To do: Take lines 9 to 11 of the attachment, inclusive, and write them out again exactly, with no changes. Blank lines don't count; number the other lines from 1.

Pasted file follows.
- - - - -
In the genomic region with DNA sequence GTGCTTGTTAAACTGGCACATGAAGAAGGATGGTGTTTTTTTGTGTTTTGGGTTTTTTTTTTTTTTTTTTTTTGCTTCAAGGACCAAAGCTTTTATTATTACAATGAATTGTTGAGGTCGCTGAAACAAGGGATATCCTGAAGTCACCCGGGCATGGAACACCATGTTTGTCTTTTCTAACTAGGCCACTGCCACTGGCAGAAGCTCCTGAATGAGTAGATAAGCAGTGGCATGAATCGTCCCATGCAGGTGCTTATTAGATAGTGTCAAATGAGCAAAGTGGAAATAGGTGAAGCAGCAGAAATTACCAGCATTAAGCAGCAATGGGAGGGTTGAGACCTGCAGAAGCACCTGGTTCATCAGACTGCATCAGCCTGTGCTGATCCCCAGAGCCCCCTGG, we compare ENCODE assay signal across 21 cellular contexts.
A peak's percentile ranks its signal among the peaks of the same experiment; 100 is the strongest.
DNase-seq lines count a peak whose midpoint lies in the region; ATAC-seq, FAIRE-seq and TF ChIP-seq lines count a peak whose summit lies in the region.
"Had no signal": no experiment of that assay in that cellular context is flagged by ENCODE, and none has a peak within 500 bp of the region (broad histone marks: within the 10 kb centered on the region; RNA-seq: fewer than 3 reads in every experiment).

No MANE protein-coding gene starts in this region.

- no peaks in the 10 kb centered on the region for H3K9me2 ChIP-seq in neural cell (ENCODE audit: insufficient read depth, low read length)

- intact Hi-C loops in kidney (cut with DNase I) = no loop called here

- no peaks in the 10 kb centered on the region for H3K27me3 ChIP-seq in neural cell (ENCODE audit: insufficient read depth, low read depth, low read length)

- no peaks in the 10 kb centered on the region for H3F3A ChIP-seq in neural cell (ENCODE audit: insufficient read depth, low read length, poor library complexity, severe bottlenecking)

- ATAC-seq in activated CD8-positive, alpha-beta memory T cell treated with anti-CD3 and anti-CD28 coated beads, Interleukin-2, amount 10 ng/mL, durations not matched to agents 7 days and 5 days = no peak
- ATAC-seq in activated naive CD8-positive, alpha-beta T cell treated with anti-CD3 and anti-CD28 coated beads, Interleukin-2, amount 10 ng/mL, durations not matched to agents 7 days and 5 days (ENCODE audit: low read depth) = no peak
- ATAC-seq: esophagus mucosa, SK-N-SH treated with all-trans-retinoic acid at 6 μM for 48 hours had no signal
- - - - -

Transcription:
- no peaks in the 10 kb centered on the region for H3F3A ChIP-seq in neural cell (ENCODE audit: insufficient read depth, low read length, poor library complexity, severe bottlenecking)

- ATAC-seq in activated CD8-positive, alpha-beta memory T cell treated with anti-CD3 and anti-CD28 coated beads, Interleukin-2, amount 10 ng/mL, durations not matched to agents 7 days and 5 days = no peak
- ATAC-seq in activated naive CD8-positive, alpha-beta T cell treated with anti-CD3 and anti-CD28 coated beads, Interleukin-2, amount 10 ng/mL, durations not matched to agents 7 days and 5 days (ENCODE audit: low read depth) = no peak